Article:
Last week, one of Aidan’s history lessons was about advancements in bridge building during the 1800′s. We are reading Landmark History of the American People as part of Sonlight Core E. I thought it would be fun to do a bridge building challenge to go along with our study of bridges. I found this idea to build a bridge with straws and straight pins and thought it was worth a try!
The challenge: Build a bridge out of straws and straight pins that can support the weight of 100 pennies in a small cup.
Before building, Dad and Aidan looked at different types of bridge designs on this site. (This is another activity idea for a popsicle stick bridge, but if you scroll down a couple pages, there is information about different types of bridges.)
Then it was time to build! Aidan decided to attempt a suspension bridge.
Note: The straight pins will be sticking out of the straws, so this is not for young kids. Aidan is 9 1/2, and he did fine with it. You know your child – they need to be able to handle pins and remember not to touch the ends in order to do this activity. That being said, I think that straight pins are an excellent way to hold the straws together! It was easy to create a strong connection. Tape or glue would have been a disaster!
The bridge started to take shape pretty quickly!
Aidan put the bridge across a couple stacks of books to test it out. Unfortunately, his first attempt was not successful.
Dad showed him how all of the weight of his bridge was resting on just one straw on each side of the bridge. It was too much for those straws to bear, and the bridge collapsed. Jordan suggested that they try another design with triangles for additional strength.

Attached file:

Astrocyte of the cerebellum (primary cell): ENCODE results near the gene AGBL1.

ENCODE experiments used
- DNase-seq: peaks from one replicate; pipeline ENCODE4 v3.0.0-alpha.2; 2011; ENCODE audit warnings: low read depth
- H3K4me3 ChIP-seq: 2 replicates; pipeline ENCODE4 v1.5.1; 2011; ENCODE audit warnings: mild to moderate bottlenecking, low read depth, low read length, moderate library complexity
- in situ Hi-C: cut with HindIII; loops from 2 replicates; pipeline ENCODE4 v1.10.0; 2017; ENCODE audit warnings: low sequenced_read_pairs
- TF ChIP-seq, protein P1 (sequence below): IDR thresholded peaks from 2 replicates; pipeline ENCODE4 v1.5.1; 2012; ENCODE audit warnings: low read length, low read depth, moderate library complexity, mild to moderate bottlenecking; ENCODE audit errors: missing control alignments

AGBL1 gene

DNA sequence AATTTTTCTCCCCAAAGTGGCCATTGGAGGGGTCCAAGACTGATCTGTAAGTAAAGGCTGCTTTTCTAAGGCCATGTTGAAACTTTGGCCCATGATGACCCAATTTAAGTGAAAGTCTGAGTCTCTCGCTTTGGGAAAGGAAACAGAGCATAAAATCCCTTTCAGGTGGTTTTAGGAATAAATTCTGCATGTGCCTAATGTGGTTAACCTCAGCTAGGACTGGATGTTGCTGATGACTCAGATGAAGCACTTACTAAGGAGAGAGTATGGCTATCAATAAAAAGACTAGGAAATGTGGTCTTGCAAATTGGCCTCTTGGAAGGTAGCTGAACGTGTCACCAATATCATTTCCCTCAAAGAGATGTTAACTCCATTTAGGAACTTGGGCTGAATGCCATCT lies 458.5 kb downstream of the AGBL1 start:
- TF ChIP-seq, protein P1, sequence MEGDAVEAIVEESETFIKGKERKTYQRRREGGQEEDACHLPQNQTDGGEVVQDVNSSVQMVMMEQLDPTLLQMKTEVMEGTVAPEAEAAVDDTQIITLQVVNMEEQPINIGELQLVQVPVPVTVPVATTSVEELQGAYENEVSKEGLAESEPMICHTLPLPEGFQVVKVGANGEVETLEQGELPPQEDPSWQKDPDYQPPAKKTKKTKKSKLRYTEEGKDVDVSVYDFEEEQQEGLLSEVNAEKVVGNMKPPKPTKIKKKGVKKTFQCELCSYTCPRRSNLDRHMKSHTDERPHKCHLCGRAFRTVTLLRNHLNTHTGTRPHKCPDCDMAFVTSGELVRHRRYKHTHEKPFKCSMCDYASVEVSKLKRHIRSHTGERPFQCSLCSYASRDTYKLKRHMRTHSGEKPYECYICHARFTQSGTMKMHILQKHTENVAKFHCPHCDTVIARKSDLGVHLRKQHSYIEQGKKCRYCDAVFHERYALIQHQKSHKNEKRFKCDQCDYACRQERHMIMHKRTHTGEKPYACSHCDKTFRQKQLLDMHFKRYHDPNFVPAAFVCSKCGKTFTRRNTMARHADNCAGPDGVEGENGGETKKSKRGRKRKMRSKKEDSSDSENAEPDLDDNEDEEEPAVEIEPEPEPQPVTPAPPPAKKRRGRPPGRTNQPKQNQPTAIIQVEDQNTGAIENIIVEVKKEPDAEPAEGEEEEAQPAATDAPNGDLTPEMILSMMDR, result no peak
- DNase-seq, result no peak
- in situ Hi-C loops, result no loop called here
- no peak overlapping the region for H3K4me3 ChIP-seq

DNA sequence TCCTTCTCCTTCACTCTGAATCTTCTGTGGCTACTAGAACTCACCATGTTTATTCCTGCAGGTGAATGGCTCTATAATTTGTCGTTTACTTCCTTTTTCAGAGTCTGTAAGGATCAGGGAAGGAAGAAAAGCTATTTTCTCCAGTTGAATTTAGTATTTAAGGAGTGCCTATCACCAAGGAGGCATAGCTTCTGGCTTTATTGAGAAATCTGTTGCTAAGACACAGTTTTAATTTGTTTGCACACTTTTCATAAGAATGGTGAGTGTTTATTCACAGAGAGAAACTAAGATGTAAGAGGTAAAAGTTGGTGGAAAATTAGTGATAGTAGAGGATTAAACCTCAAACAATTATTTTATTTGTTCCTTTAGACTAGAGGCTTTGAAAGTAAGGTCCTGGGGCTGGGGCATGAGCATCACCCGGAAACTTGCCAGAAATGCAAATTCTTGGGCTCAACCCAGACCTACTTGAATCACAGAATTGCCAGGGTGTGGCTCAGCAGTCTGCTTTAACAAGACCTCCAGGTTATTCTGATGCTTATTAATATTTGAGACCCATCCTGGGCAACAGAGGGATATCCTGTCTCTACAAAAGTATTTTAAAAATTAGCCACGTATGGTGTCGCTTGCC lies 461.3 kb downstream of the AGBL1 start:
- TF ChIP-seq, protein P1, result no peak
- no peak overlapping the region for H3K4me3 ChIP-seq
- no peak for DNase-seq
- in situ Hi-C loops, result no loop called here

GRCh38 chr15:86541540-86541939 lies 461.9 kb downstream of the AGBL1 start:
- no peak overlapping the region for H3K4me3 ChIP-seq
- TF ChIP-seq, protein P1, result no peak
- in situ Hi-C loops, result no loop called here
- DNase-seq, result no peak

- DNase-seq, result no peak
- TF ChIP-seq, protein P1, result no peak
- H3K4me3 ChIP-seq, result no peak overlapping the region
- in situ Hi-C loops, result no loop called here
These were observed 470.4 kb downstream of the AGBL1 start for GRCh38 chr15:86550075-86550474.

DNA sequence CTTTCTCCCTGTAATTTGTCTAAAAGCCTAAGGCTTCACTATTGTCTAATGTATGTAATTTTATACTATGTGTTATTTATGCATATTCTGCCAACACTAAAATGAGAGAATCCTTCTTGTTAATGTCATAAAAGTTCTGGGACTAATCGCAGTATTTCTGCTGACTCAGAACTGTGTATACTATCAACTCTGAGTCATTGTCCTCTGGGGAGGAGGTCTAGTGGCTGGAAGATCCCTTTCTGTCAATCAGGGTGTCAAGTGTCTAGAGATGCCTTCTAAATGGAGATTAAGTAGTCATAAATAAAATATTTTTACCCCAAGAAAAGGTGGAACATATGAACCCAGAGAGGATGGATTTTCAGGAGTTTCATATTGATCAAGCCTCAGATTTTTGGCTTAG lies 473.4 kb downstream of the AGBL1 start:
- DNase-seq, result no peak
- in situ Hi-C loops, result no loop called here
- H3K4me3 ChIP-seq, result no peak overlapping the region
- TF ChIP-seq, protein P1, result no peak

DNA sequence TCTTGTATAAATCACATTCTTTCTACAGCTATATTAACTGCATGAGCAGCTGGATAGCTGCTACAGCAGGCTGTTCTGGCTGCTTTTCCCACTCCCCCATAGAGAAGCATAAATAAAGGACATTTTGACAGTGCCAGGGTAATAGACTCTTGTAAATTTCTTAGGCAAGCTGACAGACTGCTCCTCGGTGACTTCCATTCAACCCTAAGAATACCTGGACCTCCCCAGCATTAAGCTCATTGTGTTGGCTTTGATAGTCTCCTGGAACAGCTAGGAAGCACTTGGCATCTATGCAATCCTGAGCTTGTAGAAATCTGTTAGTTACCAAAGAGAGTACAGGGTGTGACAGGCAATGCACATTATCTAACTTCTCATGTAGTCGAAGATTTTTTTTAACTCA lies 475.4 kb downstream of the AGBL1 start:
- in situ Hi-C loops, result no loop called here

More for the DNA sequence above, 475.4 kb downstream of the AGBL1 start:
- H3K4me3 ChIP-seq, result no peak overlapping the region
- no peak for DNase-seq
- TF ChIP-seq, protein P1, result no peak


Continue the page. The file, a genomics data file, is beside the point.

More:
To make this design, they needed to cut some of the straws in half. Aidan was all ready to just eyeball it (while cutting 5 straws at a time), but Dad made him get out the ruler! A straw was 8 3/4 inches long. Aidan has been learning about equivalent fractions in math, so Jordan helped him convert 3/4 to 6/8 so that they could figure out half. Then Aidan measured segments that were 4 3/8 inches long. Isn’t math useful?
I was amazed at how strong this design was, even with cheap straws. We could see why this design is often used in construction.
Once it was done, Aidan was ready to test it out. This bridge worked!
We moved the books farther apart, and the bridge still held even though it sagged a little.
If you do this activity, I would recommend not letting your kids see our finished product. Let them explore and see what they can create, and then step in where needed. The PBS site where I got the activity recommended that once you have a working design, try cutting away some of the straws and see which ones are truly necessary and which ones aren’t. Great idea!